Ok, so enough about me.  The reason why I said that times are changing is because I feel that this generation of children (especially the VERY young ones) are the dictators of American households.  Many Moms and Dads in this country give their children wayyy too many options in life.  If your child is 4 years old, there should not be a 15-minute debacle  as to what they want to eat for dinner.  Your home is not a restaurant and your child should not have control over a situation such as this.  I am getting to my point now.  If you give your child control in those situations, then the very second that you take that control away, if the child is bold enough, they will FLIP on you.

We can sit here and talk for days about what is the correct way to discipline a child.  I have two rules:

1.)  Stick to your guns

2.)  Never, ever, hit.

Seriously, what kind of sick, twisted monster hits their child nowadays?  It’s 2012 people, not 1845!  If you hit your child whenever you get angry then chances are, they will go to school and hit others when they are angry too.  I heard on the news (now I’ve got to find this article) that people who have patience with children are able to control a specific part of their brain that many other people cannot.  I believe ANYONE can have patience.  The key to having patience is not losing control.  Don’t get caught up in the moment and let your emotions take the best of you.  If you can achieve this, then you have won the most important battle when it comes to raising kids and that’s conquering yourself as a parent.

Please do not mistake my advice as too over-the-top or presumptuous.  It’s just that I’ve seen it too many times.  In all reality, it does make me cringe.  Please remember that you are the parent.  You are the boss.  Your child is not old enough to make sound and or orthodox decisions in life.  That’s why you are there; to guide your little one on this terrific journey.  Trust me, there will be plenty of time for you to step back and allow them to make their own choices–and that comes much, much later.  For now, let them be kids, let yourself be a Mommy or Daddy, and ENJOY it while it lasts!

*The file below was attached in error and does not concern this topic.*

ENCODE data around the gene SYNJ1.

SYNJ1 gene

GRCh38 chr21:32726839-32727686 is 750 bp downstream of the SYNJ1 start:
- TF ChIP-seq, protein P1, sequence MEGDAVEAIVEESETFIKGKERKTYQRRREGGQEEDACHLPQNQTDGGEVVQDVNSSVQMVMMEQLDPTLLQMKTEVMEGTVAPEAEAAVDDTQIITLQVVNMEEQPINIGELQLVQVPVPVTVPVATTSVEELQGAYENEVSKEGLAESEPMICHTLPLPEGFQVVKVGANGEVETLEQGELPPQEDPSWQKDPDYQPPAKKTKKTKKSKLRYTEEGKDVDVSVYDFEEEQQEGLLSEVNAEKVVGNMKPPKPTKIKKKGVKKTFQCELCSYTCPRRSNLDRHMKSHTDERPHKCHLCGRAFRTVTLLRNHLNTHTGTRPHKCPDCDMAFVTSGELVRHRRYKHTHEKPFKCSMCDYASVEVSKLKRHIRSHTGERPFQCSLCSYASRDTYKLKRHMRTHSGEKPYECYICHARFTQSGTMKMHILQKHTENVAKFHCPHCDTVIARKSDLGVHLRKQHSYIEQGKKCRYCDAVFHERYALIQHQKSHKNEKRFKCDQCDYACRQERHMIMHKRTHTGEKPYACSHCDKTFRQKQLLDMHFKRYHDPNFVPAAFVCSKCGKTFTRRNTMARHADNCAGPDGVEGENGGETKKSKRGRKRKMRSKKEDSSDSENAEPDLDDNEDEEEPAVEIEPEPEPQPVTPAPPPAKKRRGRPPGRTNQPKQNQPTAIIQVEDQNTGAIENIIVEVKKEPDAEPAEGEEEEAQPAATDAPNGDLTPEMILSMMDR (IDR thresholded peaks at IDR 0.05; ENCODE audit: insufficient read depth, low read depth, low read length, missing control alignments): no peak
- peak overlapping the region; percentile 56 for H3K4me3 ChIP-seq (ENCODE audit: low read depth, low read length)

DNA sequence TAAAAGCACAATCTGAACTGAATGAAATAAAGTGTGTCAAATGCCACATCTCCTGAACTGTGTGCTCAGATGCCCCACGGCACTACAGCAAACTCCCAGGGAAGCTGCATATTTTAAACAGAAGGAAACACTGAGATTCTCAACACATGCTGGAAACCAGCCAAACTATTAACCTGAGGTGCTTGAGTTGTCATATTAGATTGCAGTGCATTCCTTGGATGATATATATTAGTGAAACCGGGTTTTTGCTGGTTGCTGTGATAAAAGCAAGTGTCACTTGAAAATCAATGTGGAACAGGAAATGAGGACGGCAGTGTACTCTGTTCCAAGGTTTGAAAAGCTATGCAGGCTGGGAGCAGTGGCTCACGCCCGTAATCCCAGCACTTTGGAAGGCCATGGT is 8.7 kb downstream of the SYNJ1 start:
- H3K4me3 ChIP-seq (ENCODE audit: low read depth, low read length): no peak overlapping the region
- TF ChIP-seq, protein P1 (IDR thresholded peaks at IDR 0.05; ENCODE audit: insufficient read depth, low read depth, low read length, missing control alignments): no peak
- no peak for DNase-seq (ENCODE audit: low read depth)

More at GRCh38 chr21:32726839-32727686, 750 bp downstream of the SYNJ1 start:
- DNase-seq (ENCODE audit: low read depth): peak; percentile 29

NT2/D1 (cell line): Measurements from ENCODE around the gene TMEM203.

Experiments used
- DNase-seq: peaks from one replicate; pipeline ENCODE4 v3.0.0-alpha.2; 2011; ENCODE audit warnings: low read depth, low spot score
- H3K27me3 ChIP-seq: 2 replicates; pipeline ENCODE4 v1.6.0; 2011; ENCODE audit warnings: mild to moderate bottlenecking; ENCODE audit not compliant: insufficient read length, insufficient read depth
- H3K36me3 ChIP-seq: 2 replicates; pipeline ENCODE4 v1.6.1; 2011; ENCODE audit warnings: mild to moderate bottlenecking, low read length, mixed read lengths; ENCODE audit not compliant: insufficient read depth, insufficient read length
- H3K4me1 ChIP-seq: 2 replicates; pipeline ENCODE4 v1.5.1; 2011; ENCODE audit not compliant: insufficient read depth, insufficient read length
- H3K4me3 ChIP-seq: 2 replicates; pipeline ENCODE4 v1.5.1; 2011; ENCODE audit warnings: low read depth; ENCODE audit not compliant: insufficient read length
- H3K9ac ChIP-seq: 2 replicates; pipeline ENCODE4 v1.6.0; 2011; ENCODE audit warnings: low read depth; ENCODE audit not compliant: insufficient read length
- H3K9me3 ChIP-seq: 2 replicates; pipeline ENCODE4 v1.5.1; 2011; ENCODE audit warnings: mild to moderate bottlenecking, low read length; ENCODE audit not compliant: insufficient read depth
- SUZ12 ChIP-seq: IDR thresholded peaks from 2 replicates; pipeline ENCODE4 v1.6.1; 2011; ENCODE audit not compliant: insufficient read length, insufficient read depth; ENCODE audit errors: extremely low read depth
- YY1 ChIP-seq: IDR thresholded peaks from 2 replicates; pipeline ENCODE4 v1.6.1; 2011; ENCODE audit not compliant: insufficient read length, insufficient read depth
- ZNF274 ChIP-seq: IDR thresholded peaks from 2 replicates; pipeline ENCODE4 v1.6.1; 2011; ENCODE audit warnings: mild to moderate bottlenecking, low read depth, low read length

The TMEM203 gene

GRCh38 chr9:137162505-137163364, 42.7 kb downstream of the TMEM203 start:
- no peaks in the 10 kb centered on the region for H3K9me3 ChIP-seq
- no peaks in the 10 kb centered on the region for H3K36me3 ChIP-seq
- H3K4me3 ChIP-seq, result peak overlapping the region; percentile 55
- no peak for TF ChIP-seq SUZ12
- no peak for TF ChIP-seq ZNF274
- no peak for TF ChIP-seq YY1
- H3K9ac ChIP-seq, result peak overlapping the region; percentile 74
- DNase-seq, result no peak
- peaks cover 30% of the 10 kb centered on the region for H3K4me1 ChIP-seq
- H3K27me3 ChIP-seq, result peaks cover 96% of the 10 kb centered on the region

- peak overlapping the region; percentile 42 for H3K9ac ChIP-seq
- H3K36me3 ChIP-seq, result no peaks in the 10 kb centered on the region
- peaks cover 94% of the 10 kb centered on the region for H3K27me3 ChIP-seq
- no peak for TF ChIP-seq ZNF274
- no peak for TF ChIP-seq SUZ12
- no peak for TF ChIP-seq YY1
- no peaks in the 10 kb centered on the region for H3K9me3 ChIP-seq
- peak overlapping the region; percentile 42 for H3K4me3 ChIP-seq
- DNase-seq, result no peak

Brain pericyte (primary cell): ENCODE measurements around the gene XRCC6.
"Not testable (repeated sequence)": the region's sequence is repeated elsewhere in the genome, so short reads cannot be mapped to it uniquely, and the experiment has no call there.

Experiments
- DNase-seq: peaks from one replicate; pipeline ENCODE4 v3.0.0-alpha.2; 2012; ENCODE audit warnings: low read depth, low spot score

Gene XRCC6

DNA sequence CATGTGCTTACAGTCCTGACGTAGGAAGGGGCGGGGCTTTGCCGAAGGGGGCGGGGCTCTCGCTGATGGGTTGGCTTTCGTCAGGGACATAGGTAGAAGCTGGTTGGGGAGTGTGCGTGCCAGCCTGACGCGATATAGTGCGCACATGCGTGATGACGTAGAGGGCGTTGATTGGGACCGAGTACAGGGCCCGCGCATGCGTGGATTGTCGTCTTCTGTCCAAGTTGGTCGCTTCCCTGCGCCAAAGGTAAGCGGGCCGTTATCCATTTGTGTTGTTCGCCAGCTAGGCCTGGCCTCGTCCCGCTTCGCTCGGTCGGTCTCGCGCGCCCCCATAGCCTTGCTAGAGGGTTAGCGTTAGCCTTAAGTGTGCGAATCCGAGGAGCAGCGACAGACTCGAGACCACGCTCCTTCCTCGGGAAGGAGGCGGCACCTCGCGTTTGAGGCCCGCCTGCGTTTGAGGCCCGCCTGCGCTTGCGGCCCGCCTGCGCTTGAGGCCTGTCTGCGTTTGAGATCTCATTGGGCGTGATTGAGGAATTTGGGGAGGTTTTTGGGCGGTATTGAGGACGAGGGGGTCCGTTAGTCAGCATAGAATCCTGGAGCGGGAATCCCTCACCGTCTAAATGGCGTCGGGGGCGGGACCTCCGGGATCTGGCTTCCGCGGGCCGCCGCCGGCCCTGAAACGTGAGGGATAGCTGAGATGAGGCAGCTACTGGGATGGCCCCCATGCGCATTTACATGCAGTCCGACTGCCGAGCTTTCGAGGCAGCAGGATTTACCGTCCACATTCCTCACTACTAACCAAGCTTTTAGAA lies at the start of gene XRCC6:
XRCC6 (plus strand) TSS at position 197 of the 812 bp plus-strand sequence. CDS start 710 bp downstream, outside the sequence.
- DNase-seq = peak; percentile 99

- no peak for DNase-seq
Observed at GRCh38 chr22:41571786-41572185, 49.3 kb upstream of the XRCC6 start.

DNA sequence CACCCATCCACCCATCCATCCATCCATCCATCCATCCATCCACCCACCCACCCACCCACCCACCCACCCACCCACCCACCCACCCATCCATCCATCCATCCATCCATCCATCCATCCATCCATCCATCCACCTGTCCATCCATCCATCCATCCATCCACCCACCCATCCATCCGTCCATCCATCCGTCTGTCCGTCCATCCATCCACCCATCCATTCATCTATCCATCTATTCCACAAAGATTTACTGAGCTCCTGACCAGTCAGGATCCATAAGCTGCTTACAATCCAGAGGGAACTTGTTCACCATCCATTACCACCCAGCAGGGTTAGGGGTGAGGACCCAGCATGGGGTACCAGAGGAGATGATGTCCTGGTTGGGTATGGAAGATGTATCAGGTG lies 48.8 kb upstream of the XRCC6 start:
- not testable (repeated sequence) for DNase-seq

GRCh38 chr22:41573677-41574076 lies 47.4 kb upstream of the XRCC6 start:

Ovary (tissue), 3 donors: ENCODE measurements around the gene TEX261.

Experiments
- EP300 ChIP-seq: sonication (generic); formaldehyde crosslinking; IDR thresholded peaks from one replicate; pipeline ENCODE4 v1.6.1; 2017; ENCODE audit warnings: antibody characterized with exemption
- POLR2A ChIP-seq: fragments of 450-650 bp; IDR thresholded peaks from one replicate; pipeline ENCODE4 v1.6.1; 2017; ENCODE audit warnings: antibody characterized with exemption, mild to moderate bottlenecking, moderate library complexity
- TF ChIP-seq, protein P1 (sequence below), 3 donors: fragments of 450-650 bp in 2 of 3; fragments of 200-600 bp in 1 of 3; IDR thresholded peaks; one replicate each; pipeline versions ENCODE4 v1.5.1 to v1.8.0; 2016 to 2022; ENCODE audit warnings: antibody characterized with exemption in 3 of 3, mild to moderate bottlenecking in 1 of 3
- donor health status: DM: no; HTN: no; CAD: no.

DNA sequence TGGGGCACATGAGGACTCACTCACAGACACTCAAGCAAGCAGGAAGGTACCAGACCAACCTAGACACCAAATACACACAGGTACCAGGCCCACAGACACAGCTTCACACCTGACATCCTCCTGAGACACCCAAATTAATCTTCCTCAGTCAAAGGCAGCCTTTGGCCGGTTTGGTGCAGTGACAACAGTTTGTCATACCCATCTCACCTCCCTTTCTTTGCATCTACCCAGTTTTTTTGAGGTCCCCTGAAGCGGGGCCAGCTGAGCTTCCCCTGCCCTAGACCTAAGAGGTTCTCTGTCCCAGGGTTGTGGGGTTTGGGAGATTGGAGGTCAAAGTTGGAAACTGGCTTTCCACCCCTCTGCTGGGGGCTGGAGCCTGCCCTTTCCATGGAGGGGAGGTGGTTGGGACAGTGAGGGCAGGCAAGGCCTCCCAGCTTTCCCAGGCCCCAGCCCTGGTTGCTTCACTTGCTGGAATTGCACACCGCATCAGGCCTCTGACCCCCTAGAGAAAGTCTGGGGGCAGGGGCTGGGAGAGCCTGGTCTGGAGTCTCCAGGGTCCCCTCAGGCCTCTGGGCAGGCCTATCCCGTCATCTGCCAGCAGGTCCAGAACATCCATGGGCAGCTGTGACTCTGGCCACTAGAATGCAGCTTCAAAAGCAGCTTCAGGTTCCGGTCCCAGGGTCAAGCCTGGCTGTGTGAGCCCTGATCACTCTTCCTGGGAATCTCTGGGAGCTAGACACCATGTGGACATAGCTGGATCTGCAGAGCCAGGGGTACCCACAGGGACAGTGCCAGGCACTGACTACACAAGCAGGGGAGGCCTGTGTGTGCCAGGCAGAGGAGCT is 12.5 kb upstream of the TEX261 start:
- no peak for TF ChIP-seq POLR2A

P.S.  I am giving this advice to parents because you have the most influence on your child.  Nannies are forced to discipline at times, so the same rules apply for us as well!

Photo Courtesy of punishmentforchildren.com

Nanny Stereotypes

16 Feb

My Nanny friends and I always discuss the ways in which people view/judge us–or at least what we believe goes on in their heads when they see us with the children that we care for.  I decided to Google “Nanny Stereotypes” and I stumbled upon a great article from “The Stir” entitled: “Nanny Stereotypes Need to End Now”.  I agree wholeheartedly with the angle of the article.  Those that are stereotyping Nannies need to come to the realization of how important our jobs really are.  Contrary to popular belief, we are not “babysitters”.  We do not sit around all day, sipping our coffee, chit chatting on the phone, without paying attention to the kids.  Don’t get me wrong, I know some Nannies that have these activities on their daily agenda, but all that can’t go unnoticed when the caregiver shows how much interest she REALLY has in the child.

Anywho, this is not a rant; I just wanted it to be known that we are important as Nannies.  Our good deeds should not go unnoticed and others should not be so quick to judge.  I cannot tell you how many times I’ve been at the park and neighborhood Moms are watching me like a hawk with the “Smith” children (names changed lol).  If I am not being outright lazy or rude with the kids, then please, refrain from the staring.  Similarly to Mothers, we care for precious cargo too.  That should earn respect in itself.

As Nannies, we are people too.  To outsiders: come over, introduce yourself, and get to know us.  You may be surprised.

And to my fellow Nannies: there is only one weapon of mass destruction; kindness.  Kill everyone with kindness–and I mean everyone.

(Photo Courtesy of Babble.com)